• “He” is no longer acceptable for gender-neutral.
  • Cyberattack – The word refers to a computer operation carried out over a device or network that causes physical damage or significant and widespread disruption.

Read more after the jump…

Everything You Need to Know About Media Interviews You Can Learn on “60 Minutes”

Everything You Need to Know About Media Interviews You Can Learn on “60 Minutes” | GroundFloor Media PR AgencyI recently caught an episode of “60 Minutes”  during which they shared the tricks of the trade by some of the most revered journalists ever, most of them now passed. As you may know, “60 Minutes” has been celebrating its 50th anniversary this year, which makes it the longest running broadcast program ever.

When the show first aired in 1967, the formula for a “60 Minutes” segment was simple: keep it timely, keep it relevant and never be dull. That same formula is as relevant today, and should be used by marketing communications professionals in developing stories and pitches for the media. It doesn’t matter if your story idea is for print, TV, radio or online – your media pitch needs to include all of those elements, and it needs to be visual, as even a good radio story can be shared online.

In the segment, they shared their rules for conducting a “60 Minutes” interview, and these are recommendations for how to prepare for them:

Read more after the jump…

What Communicators Can Learn from the White House Press Secretary

What Communicators Can Learn from the White House Press Secretary | GroundFloor Media PR AgencyAs communicators, it’s hard not to have an admiration for one of the toughest PR jobs on earth: The White House Press Secretary. Watching the current White House Press Secretary, Sarah Huckabee Sanders, bob and weave on a daily basis, got me thinking about this challenging role and one of the most famous press secretaries, C.J. Cregg of the West Wing (I know it was a TV show, but who didn’t love watching her in action?).

It has to be one of the toughest, most stressful communications jobs as every day is a crisis of some sort. According to the International Business Times, the average White House spokesperson stays in the job for two and a half years. President Trump’s first press secretary, Sean Spicer, made infamous on Saturday Night Live, lasted just 182 days.

Read more after the jump…

What Words and Phrases Can We Eliminate From Our Writing?

Screen Shot 2017-08-23 at 10.57.36 AMHow can Twitter’s 140 character missives, and pithy Snapchat highlights get translated into our everyday writing as communicators?

Every time I reach for my AP Style Book, I am reminded of a college journalism professor who left her mark on me for a couple of reasons: First, we had weekly quizzes on the AP Style Book, which was a great way to learn and practice the rules. And if you weren’t sure there was a rule, at least we all learned to use the book to see if a rule existed.

Second, she was a stickler for writing in the simplest terms, using concise, action words and cutting out fat from our writing. Following is a list of words or phrases that should be eliminated from our writing, along with a suitable replacement word. Just like Bitly and Tiny URL help us shorten URLs for social media, this list can help tighten all of our writing. What are some of your favorite words or phrases that can be omitted and replaced with a single word?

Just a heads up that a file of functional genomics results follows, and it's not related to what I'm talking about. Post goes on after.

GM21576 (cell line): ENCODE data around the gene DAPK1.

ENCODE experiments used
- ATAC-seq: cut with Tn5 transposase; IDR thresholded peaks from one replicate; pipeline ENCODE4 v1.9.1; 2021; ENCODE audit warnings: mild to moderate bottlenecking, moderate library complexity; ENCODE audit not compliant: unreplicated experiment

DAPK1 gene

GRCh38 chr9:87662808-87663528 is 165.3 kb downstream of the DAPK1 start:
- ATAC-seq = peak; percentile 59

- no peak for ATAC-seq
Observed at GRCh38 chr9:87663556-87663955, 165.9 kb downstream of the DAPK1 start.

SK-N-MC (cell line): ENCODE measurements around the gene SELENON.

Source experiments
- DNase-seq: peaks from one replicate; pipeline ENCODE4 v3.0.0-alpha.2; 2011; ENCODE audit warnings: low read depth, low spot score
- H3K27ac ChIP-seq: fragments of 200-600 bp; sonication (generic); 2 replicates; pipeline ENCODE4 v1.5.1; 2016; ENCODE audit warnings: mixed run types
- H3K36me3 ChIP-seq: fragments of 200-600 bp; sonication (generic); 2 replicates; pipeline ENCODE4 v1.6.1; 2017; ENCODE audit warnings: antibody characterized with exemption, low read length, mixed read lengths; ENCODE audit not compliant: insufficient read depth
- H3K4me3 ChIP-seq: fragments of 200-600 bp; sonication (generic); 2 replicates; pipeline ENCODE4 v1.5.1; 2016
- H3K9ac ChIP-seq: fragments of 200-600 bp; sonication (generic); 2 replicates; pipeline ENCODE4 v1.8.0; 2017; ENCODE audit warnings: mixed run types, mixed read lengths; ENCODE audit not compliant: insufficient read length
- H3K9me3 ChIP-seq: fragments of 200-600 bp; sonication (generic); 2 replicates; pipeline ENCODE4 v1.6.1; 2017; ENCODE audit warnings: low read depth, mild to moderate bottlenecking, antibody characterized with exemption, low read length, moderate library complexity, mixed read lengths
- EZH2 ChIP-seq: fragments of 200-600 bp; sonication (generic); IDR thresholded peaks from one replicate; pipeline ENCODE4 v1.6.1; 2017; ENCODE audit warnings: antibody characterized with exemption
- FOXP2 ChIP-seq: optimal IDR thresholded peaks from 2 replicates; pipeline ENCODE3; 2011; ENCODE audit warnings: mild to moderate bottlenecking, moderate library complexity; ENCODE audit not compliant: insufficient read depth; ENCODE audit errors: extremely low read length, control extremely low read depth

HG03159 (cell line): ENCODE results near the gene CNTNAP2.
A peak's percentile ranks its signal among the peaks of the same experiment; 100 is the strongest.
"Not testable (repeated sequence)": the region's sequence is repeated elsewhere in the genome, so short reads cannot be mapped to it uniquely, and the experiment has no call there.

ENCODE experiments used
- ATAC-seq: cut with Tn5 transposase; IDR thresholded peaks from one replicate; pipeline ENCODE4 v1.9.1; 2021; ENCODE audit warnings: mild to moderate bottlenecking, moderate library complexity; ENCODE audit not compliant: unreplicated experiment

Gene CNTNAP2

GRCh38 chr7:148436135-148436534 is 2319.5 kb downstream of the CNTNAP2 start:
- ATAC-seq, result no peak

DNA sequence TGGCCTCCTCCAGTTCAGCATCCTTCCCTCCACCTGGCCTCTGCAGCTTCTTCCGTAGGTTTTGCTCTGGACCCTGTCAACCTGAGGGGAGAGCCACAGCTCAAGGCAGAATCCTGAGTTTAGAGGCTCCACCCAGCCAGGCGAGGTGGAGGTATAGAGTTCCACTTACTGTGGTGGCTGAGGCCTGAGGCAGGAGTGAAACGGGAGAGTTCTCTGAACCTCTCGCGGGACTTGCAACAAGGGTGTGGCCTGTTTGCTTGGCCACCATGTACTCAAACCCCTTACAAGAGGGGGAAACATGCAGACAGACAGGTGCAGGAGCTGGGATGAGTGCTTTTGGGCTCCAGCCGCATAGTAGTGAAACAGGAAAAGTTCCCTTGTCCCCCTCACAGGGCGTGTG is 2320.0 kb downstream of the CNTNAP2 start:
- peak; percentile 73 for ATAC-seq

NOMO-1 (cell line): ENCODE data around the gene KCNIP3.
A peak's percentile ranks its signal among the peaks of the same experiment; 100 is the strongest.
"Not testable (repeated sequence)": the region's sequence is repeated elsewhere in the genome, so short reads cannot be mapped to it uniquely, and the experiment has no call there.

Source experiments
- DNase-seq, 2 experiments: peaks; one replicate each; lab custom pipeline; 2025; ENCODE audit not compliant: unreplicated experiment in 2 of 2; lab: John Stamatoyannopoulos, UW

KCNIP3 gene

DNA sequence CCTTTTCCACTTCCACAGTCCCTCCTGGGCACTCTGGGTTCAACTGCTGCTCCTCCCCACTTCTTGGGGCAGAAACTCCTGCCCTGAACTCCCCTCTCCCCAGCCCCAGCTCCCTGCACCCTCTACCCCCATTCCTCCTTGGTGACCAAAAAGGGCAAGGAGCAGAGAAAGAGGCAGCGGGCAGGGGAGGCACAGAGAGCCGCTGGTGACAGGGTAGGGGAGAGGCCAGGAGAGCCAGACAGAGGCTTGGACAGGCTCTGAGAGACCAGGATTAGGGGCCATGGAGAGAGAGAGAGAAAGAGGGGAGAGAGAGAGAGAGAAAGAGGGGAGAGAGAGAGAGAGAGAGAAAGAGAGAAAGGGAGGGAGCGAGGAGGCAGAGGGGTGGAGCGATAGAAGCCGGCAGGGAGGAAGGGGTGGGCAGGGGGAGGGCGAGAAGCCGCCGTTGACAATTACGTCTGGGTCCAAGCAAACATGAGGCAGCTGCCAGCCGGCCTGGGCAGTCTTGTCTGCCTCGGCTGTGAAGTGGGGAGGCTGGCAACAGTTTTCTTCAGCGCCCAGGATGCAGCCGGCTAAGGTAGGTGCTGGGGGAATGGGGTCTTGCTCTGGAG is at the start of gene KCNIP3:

Instead of: Use:
In order to To
Utilize Use
Very ugly, very fat, very angry Hideous, obese, furious
In the event that If
On account of the fact that

Because of the fact that

Due to the fact that

Because
In spite of the fact that Although, though, despite
In the absence of Without
In the event that If
A large proportion of Many
In a situation in which When
There is a need for Must
Subsequent to After
Impact on Affect
Along the lines of Like
At the present time Now, currently

 

 

Local Media More Trusted than National Media

When it comes to media, who do you trust? If you are like most people, you trust local media more than national media. Local media are perceived to be less biased than national media, and to have less of an agenda.

And the proof is in the ratings. A recent Poynter Institute analysis finds that Americans overwhelmingly view local TV news rather than their cable TV counterparts. Media writer James Warren used Chicago as a benchmark and found:

“The power and potency of local news endures, perhaps all the more so in a fragmented digital age. It’s a reality generally missed by media reporters.”

Local Media More Trusted than National Media - Nielsen Media Research | GroundFloor Media PR Agency

The general public’s reaction to media is analogous to how they perceive politicians. We all hate “Congress,” but we choose to continue to re-elect our own congressional representatives because we believe that our local representatives are somehow different. And that is the power of local.

One Journalist to Another: The Game Has Changed

Adele Arakawa, 9News Evening AnchorThis week marks the end of an era for one of Denver’s most beloved journalists as 9NEWS’ Adele Arakawa officially signs off on June 30. She’s been the evening news anchor for 24 years.

I couldn’t help but feel a little wistful after reading Joanne Ostrow’s article on Arakawa as it seemed clear to me from the article that she is not just ready to retire, but she may be disillusioned with the state of journalism today. If you haven’t read the article, it’s worth a read and you can draw your own conclusions.

It seemed only fitting that Ostrow wrote the piece on Arakawa, as Ostrow had bid farewell in a column less than a year ago to her job at The Denver Post. Ostrow shared her thoughts on a long and productive career reporting about the media for newspapers and magazines, and all the changes she too had seen in the news and entertainment industry.

Read more after the jump…